Syria: more aerial carnage in Raqqa endgame

US-led air-strikes killed 20 civilians at the ISIS-held town of Albu Kamal, in Syria’s eastern Deir Ezzor governorate, local media activists reported April 17. The Syrian Observatory for Human Rights said 13 civilians, including five children, were killed in the strike, as well as three ISIS militants. Earlier that day, a US-led strike killed seven civilians, including a child, in the nearby village of Husseinyeh, the monitor said. (Middle East Online) US-led air-strikes in northern Syria and Iraq over the past weeks have killed perhaps upwards of 600 civilians.

The strikes come as the US-backed Kurdish-led Syrian Democratic Forces (SDF) have announced creation of a “civilian council” to administer Raqqa after the de facto ISIS capital is captured. (Raqqa is the “official” capital of the governorate to the west of Deir Ezzor; see map.) The council was announced during a meeting in Ain Issa, a former ISIS stronghold some 50 kilometers north of Raqqa. Several tribal chiefs and local dignitaries from Raqqa reportedly participated. “The council is made up of people originally from Raqa province. [The SDF] will entrust it with the running of the city once IS has been pushed out,” said Jihan Sheikh Ahmed, a spokeswoman for the Raqqa campaign. (MEO)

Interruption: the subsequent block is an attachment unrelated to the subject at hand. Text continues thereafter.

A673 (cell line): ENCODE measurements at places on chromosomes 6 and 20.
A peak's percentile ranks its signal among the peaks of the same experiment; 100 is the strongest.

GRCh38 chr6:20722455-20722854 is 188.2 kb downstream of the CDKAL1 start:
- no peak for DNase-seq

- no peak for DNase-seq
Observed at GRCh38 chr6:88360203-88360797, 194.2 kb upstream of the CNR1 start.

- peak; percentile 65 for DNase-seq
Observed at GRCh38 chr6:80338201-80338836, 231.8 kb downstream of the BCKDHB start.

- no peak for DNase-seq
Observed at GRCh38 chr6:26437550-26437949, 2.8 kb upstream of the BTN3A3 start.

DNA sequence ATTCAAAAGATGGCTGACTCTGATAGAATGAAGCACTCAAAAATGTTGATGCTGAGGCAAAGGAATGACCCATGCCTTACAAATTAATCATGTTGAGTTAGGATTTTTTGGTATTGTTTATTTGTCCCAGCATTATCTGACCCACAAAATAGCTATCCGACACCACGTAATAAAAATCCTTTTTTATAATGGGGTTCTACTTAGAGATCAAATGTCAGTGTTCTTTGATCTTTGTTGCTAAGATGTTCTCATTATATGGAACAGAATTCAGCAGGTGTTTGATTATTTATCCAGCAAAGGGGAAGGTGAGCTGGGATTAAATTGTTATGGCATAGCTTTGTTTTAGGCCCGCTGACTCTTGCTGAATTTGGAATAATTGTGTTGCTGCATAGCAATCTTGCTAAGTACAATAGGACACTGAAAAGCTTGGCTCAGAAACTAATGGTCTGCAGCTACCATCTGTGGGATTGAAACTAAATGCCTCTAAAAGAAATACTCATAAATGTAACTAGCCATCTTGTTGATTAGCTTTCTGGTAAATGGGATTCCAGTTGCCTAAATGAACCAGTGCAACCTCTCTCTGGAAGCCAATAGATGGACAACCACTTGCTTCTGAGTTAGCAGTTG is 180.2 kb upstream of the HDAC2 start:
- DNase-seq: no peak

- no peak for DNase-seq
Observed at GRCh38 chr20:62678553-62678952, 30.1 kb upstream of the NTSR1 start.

The monitoring group Raqqa is Being Slaughtered Silently, which has heroically reported on realities under ISIS rule in the city, is not comforted by the formation of the council. They point out that the SDF has also closely coordinated with Russia, the Assad regime sponsor that has carried out far greater aerial carnage in Syria—and on areas held by the Free Syrian Army and other anti-Assad rebels, not just ISIS. The Raqqa monitoring group asks if the SDF is in “the American lap or the Russian one.”

The SDF setting up a legitimately representative governance structure for Raqqa—and resisting pressure to turn the city over to the Assad regime—will be critical to rebuilding any semblance of Arab-Kurdish unity. The alternative could be that the liberation of the city will only open a wider war as rival factions scramble for former ISIS-controlled territory. Meanwhile, the US joining with Russia in reckless air-strikes on Arab civilians is making everything worse.

  1. Pentagon low-balls civilian casualties

    At least 352 civilians have been killed in US-led strikes against ISIS targets in Iraq and Syria since the operation began in 2014, the Pentagon's Combined Joint Task Force said in a statement April 30. (Reuters) We consider this dramatically low-balled, as by our informal account based on media reports, the figure is twice that just over the past weeks.